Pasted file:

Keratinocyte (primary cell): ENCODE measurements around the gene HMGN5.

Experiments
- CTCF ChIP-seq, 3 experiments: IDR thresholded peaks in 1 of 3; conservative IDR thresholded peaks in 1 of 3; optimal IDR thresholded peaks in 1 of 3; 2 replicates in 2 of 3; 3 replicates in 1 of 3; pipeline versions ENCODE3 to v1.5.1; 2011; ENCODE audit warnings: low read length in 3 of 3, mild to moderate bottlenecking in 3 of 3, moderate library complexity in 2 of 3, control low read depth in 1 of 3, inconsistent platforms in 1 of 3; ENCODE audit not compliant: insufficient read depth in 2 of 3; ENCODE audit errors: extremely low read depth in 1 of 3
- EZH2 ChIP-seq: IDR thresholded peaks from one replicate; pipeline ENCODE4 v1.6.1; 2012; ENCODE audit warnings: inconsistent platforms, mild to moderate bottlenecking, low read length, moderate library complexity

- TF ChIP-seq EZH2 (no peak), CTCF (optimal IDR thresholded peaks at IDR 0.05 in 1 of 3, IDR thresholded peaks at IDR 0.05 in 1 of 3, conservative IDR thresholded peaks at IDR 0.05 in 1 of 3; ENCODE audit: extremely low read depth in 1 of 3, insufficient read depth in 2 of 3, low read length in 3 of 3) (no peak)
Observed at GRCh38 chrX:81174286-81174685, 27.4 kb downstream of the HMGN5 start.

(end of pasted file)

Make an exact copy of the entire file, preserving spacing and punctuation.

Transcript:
Keratinocyte (primary cell): ENCODE measurements around the gene HMGN5.

Experiments
- CTCF ChIP-seq, 3 experiments: IDR thresholded peaks in 1 of 3; conservative IDR thresholded peaks in 1 of 3; optimal IDR thresholded peaks in 1 of 3; 2 replicates in 2 of 3; 3 replicates in 1 of 3; pipeline versions ENCODE3 to v1.5.1; 2011; ENCODE audit warnings: low read length in 3 of 3, mild to moderate bottlenecking in 3 of 3, moderate library complexity in 2 of 3, control low read depth in 1 of 3, inconsistent platforms in 1 of 3; ENCODE audit not compliant: insufficient read depth in 2 of 3; ENCODE audit errors: extremely low read depth in 1 of 3
- EZH2 ChIP-seq: IDR thresholded peaks from one replicate; pipeline ENCODE4 v1.6.1; 2012; ENCODE audit warnings: inconsistent platforms, mild to moderate bottlenecking, low read length, moderate library complexity

- TF ChIP-seq EZH2 (no peak), CTCF (optimal IDR thresholded peaks at IDR 0.05 in 1 of 3, IDR thresholded peaks at IDR 0.05 in 1 of 3, conservative IDR thresholded peaks at IDR 0.05 in 1 of 3; ENCODE audit: extremely low read depth in 1 of 3, insufficient read depth in 2 of 3, low read length in 3 of 3) (no peak)
Observed at GRCh38 chrX:81174286-81174685, 27.4 kb downstream of the HMGN5 start.